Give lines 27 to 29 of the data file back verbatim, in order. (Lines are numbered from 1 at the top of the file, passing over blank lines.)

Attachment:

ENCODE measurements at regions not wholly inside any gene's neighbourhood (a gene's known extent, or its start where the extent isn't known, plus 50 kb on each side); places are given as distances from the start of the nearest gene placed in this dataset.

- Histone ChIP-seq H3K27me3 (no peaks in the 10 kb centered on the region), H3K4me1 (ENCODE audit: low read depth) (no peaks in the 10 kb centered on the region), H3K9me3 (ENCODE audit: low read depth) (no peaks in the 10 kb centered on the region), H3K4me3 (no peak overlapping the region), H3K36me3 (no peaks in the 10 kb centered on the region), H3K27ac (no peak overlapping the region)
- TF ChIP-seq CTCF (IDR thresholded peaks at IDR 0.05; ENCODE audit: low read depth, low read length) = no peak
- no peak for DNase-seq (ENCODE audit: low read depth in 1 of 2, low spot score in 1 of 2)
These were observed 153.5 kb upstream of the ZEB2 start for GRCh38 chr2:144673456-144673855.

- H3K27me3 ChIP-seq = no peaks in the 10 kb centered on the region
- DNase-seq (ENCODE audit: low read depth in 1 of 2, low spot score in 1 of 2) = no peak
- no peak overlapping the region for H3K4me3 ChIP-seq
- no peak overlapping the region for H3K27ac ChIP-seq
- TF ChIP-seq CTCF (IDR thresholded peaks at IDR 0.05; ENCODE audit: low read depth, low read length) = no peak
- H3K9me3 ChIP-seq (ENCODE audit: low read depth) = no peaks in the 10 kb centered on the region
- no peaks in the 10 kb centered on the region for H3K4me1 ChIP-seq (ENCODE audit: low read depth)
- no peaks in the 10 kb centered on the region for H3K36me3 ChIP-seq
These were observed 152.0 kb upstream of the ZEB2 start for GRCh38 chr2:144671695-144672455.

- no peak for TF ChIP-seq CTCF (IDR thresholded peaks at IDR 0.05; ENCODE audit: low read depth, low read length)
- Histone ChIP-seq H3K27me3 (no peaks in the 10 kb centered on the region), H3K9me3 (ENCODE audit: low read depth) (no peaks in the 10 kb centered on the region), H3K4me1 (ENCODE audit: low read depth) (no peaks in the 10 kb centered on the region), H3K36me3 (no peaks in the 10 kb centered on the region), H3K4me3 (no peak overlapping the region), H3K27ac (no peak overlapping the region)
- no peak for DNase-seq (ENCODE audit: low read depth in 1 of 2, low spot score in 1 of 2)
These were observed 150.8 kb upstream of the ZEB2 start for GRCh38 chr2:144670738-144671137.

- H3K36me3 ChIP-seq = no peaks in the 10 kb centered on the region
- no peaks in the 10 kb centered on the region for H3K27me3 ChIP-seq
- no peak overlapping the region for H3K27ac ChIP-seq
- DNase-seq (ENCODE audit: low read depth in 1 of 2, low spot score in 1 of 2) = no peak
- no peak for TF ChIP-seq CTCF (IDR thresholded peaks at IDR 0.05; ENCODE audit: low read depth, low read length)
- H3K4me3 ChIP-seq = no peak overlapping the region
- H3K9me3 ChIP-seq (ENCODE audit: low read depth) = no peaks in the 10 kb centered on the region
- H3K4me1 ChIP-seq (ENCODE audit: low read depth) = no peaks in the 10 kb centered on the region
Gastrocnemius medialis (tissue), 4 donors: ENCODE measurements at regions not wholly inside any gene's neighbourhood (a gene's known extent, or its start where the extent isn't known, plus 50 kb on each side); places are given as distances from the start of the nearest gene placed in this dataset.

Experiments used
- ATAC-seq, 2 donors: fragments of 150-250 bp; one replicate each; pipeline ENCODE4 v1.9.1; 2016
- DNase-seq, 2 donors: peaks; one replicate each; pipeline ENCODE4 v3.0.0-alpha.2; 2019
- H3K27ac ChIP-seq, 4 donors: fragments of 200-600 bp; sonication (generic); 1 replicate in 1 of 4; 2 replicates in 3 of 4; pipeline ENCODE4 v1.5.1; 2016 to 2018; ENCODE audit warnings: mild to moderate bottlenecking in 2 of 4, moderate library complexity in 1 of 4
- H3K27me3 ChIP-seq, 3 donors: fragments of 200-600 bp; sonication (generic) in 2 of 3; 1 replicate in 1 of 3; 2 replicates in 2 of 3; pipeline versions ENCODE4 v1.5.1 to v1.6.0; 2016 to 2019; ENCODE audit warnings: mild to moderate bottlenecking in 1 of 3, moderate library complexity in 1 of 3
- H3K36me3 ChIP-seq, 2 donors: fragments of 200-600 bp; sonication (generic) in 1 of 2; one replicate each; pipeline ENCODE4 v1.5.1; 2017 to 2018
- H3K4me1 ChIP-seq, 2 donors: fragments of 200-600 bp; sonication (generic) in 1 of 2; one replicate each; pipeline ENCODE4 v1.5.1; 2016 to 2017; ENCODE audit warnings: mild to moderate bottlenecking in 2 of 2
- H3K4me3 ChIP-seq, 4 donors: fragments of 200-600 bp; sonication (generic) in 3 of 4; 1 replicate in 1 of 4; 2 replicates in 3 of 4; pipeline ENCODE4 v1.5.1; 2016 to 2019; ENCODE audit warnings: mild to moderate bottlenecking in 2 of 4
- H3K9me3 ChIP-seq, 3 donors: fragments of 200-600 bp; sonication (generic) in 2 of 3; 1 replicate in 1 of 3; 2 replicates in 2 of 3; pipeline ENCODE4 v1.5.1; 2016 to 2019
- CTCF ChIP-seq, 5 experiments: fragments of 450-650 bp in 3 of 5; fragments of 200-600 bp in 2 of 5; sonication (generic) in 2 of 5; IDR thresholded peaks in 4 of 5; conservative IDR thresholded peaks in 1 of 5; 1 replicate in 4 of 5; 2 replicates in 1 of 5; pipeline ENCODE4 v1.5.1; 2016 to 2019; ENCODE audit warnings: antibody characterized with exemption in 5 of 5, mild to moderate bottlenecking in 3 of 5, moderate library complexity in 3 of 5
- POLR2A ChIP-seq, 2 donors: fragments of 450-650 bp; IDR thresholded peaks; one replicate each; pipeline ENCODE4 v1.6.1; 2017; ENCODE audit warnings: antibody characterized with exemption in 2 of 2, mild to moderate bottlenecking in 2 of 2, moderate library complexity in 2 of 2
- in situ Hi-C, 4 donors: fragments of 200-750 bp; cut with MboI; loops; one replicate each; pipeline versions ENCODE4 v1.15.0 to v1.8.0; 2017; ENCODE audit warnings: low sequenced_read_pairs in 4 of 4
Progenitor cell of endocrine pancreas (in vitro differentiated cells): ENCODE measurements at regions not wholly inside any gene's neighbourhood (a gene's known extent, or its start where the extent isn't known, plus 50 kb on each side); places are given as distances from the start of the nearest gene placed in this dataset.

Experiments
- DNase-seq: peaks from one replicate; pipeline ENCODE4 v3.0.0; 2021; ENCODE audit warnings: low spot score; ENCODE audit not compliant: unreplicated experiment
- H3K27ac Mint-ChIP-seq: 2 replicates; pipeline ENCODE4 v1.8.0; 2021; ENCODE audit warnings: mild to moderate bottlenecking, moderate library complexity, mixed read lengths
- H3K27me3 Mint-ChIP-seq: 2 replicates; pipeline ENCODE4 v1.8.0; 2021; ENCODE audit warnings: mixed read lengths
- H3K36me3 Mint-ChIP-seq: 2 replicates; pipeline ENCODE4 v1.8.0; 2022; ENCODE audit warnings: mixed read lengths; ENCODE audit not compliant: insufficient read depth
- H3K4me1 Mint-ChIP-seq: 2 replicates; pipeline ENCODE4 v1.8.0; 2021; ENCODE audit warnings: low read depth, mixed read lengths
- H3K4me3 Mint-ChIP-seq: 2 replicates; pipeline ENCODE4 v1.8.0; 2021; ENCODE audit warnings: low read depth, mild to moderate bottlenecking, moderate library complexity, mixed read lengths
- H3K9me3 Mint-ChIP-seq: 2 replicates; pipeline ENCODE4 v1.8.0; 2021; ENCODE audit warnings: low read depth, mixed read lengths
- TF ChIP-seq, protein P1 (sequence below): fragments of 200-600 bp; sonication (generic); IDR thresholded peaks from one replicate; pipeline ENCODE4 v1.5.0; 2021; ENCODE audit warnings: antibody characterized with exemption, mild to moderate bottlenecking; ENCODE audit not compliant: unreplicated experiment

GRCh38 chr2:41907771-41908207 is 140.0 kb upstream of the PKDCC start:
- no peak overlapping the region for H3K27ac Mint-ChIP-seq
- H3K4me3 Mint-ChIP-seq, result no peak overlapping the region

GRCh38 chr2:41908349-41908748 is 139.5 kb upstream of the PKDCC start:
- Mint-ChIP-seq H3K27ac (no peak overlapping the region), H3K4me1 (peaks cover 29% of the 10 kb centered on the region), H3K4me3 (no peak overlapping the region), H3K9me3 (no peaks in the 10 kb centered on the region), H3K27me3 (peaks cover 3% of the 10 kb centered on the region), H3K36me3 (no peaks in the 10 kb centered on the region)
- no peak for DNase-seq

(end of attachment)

Gastrocnemius medialis (tissue), 4 donors: ENCODE measurements at regions not wholly inside any gene's neighbourhood (a gene's known extent, or its start where the extent isn't known, plus 50 kb on each side); places are given as distances from the start of the nearest gene placed in this dataset.

Experiments used
- ATAC-seq, 2 donors: fragments of 150-250 bp; one replicate each; pipeline ENCODE4 v1.9.1; 2016